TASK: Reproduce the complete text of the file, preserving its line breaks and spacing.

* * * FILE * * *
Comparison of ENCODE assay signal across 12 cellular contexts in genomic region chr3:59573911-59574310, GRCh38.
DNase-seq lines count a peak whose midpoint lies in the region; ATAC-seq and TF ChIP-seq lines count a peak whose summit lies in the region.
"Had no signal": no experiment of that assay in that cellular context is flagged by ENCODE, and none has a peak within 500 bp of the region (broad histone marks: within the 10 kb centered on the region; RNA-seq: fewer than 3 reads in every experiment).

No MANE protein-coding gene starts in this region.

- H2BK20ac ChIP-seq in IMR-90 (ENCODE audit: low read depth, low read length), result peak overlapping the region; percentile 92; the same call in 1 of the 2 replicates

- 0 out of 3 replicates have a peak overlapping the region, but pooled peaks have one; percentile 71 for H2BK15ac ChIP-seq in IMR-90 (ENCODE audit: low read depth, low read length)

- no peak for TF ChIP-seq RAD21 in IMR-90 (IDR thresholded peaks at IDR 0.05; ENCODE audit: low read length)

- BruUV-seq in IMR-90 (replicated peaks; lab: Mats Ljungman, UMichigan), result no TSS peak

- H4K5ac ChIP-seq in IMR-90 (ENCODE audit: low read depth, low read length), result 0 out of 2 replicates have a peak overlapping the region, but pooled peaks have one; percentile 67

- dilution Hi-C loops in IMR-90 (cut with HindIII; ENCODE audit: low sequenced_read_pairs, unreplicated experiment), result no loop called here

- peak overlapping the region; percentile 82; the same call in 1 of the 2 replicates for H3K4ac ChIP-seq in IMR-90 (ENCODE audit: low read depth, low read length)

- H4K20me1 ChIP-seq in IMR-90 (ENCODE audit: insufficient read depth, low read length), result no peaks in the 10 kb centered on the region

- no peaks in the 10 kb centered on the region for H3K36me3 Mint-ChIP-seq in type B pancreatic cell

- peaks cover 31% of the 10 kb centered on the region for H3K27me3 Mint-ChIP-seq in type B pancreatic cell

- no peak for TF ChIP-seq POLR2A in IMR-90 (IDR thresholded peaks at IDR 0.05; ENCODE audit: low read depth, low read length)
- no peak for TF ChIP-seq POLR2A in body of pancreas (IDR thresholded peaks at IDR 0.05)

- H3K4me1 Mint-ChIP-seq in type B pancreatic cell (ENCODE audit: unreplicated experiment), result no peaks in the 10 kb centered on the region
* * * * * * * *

Comparison of ENCODE assay signal across 12 cellular contexts in genomic region chr3:59573911-59574310, GRCh38.
DNase-seq lines count a peak whose midpoint lies in the region; ATAC-seq and TF ChIP-seq lines count a peak whose summit lies in the region.
"Had no signal": no experiment of that assay in that cellular context is flagged by ENCODE, and none has a peak within 500 bp of the region (broad histone marks: within the 10 kb centered on the region; RNA-seq: fewer than 3 reads in every experiment).

No MANE protein-coding gene starts in this region.

- H2BK20ac ChIP-seq in IMR-90 (ENCODE audit: low read depth, low read length), result peak overlapping the region; percentile 92; the same call in 1 of the 2 replicates

- 0 out of 3 replicates have a peak overlapping the region, but pooled peaks have one; percentile 71 for H2BK15ac ChIP-seq in IMR-90 (ENCODE audit: low read depth, low read length)

- no peak for TF ChIP-seq RAD21 in IMR-90 (IDR thresholded peaks at IDR 0.05; ENCODE audit: low read length)

- BruUV-seq in IMR-90 (replicated peaks; lab: Mats Ljungman, UMichigan), result no TSS peak

- H4K5ac ChIP-seq in IMR-90 (ENCODE audit: low read depth, low read length), result 0 out of 2 replicates have a peak overlapping the region, but pooled peaks have one; percentile 67

- dilution Hi-C loops in IMR-90 (cut with HindIII; ENCODE audit: low sequenced_read_pairs, unreplicated experiment), result no loop called here

- peak overlapping the region; percentile 82; the same call in 1 of the 2 replicates for H3K4ac ChIP-seq in IMR-90 (ENCODE audit: low read depth, low read length)

- H4K20me1 ChIP-seq in IMR-90 (ENCODE audit: insufficient read depth, low read length), result no peaks in the 10 kb centered on the region

- no peaks in the 10 kb centered on the region for H3K36me3 Mint-ChIP-seq in type B pancreatic cell

- peaks cover 31% of the 10 kb centered on the region for H3K27me3 Mint-ChIP-seq in type B pancreatic cell

- no peak for TF ChIP-seq POLR2A in IMR-90 (IDR thresholded peaks at IDR 0.05; ENCODE audit: low read depth, low read length)
- no peak for TF ChIP-seq POLR2A in body of pancreas (IDR thresholded peaks at IDR 0.05)

- H3K4me1 Mint-ChIP-seq in type B pancreatic cell (ENCODE audit: unreplicated experiment), result no peaks in the 10 kb centered on the region